By Stephanie Kramer
Sometimes parenting is a hard mirror in which we look back at our own childhood, half the time in horror over the growing pains we wish we could forget, the other half in longing for the experiences we were never afforded.
Every year when I was growing up, the local camp director came to my religious school to give his pitch, and every year I went home begging to go to Jewish sleep-away camp. With two siblings in college, I am sure finances were tight, but that wasn’t the whole reason. As the baby, I’m sure my mother was reluctant to ship me off for a month.
By the time my first summer sleep-away experience arrived, I was already in college. I attended not as a camper but as a counselor.
And it was the worst summer of my life! Having always dreamed of spending the summer in Bruceville, TX, I was eager to get there early. During an intense ropes course training a week before camp began, I injured my ankle in a three-legged race and spent the rest of the summer shuttling between Bruceville and Houston for doctor appointments. Naturally, the car overheated, and we would be stranded for hours in 100-degree heat waiting for AAA. With a walking boot protecting my ankle and steep hills to trudge up and down, my choices were to risk further injury or end my summer early. Sadly, Boot Hill won, and I went home.
Needless to say, this was not my idea of an idyllic summer camp experience, yet I still managed to make lifelong friends and can still taste the special fried chicken oneg, cookie birthday cakes, and nearby frozen custard. I still remember the song sessions, bunk pranks, and bedtime rituals – to name just a few scenes from my camp highlight reel.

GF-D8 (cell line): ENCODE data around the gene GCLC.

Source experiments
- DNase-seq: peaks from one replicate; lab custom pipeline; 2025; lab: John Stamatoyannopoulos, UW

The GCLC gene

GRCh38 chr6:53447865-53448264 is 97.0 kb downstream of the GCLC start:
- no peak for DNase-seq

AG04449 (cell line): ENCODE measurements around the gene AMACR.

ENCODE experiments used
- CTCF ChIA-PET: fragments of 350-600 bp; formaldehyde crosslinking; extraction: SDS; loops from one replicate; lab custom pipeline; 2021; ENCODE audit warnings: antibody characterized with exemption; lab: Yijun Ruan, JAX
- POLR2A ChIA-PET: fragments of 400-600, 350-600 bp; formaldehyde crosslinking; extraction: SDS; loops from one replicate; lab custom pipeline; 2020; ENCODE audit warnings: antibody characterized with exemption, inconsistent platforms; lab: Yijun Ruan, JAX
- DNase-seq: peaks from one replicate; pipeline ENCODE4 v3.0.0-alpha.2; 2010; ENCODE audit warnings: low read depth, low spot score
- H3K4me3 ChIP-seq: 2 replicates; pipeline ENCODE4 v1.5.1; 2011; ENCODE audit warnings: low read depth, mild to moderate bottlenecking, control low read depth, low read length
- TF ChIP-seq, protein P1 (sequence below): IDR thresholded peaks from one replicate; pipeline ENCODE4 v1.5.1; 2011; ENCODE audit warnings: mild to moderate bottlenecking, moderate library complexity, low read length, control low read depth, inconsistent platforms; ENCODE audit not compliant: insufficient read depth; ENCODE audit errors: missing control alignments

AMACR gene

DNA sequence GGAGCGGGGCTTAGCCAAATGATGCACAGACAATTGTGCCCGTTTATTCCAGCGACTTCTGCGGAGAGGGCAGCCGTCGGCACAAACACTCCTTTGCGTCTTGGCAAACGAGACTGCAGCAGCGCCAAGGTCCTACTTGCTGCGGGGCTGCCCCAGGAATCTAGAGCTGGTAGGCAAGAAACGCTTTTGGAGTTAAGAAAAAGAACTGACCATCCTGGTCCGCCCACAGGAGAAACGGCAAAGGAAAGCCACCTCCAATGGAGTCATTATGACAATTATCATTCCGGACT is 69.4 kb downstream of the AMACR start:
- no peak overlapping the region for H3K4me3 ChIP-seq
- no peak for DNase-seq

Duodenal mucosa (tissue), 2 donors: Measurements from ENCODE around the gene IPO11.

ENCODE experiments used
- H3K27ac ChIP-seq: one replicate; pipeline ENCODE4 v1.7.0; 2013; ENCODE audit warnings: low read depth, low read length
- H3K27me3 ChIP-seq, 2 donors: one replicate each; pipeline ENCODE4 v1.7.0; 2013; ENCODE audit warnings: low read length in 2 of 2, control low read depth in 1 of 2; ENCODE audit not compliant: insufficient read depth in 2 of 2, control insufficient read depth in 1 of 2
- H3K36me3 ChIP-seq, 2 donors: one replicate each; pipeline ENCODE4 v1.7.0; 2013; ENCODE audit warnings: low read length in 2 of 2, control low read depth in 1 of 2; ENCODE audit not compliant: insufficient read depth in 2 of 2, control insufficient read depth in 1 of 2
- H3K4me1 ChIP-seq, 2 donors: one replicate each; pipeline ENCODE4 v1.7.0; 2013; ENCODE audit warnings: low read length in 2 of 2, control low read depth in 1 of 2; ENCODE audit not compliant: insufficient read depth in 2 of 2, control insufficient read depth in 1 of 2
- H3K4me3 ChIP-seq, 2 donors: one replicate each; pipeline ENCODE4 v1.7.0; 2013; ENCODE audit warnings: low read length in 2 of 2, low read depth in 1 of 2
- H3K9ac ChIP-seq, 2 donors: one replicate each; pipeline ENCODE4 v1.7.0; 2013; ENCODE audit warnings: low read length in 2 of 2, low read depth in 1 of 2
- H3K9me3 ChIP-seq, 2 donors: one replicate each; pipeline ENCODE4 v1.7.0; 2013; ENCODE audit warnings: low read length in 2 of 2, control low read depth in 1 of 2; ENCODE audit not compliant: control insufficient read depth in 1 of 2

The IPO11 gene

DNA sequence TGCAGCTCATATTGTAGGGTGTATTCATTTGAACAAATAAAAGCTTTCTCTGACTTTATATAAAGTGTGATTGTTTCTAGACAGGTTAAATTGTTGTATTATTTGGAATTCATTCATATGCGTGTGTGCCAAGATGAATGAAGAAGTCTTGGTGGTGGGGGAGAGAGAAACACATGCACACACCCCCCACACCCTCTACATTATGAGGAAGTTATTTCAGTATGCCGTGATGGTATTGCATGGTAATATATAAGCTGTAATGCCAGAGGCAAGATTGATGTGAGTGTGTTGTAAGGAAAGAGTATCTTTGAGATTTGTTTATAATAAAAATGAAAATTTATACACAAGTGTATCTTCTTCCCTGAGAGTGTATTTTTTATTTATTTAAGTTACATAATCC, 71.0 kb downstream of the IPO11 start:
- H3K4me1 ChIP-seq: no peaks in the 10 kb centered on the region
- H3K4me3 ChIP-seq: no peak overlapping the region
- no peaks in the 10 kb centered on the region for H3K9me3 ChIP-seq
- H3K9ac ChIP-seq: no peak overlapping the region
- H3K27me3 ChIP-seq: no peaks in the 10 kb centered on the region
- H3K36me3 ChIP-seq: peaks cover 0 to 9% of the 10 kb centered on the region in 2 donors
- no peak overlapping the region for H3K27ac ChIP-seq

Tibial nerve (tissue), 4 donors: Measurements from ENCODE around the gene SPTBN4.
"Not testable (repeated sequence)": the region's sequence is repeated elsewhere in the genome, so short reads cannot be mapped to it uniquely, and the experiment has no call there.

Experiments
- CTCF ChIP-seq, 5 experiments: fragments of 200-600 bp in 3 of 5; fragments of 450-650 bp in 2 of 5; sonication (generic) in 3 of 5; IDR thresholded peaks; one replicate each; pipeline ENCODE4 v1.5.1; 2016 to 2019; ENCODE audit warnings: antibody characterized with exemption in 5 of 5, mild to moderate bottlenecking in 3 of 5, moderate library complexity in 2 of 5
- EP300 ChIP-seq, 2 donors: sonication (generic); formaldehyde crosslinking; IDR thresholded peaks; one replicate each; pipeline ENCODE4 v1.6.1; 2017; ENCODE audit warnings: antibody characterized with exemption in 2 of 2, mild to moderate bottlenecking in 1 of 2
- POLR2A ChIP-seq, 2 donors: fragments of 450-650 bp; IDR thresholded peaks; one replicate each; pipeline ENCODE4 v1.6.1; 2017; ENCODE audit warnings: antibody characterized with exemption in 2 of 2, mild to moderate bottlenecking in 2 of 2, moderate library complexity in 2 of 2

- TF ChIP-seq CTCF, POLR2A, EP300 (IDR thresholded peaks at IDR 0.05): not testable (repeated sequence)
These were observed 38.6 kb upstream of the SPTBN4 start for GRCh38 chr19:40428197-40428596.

All of these treasured memories and long-buried emotional struggles come raging back as I prepare to send my son for his first summer at Camp Newman by the Bay. He is overflowing with excitement and anticipation. He has been accompanying me to Camp Newman as I served on faculty for the last seven summers, and he can’t wait to ditch me and sleep in a cabin. He would have done this years ago if possible.
A lot has changed between that first summer as a counselor and now. I moved to northern California and found my second home at Camp Newman. When I get out of my car, year-round staff is there to greet me, always with smiles and instantly making me feel part of the team. The camp directors are never aloof; rather they are among the first to welcome me with open arms and open hearts.
So no wonder I look forward to summers at camp, to catching up with colleagues and making new friends. I love watching the kids grow from year to year and the staff transform from rowdy adolescent CITs into responsible, caring, Jewish role models.
Camp is a magical place where children really are the most important people! A place where everyone lives on Jewish Time, putting their social justice values first, and having the most vivacious Shabbats together. It is a time of personal growth and interpersonal Jewish connection. And for a rabbi worried about over-immersing her children in Judaism, it is the comfort of knowing that attending Jewish sleepaway camp is the number one predictor of Jewish continuity.
Most important is what it will mean to my son: of course he will love the camp songs, activities, counselors, and friends. But more than all that, what camp provides better than anyplace else on earth is communitas – the spirit of togetherness and belonging that will endure for a lifetime. And I can’t wait to hear how it goes!
Stephanie Kramer is a rabbi at Congregation Shomrei Torah in Santa Rosa, CA. She is the proud mother of Micah 7, Noa 3.